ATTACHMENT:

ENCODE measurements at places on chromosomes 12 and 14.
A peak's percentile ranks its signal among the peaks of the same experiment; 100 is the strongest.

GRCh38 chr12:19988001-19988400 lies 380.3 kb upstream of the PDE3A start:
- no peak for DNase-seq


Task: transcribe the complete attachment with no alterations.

ENCODE measurements at places on chromosomes 12 and 14.
A peak's percentile ranks its signal among the peaks of the same experiment; 100 is the strongest.

GRCh38 chr12:19988001-19988400 lies 380.3 kb upstream of the PDE3A start:
- no peak for DNase-seq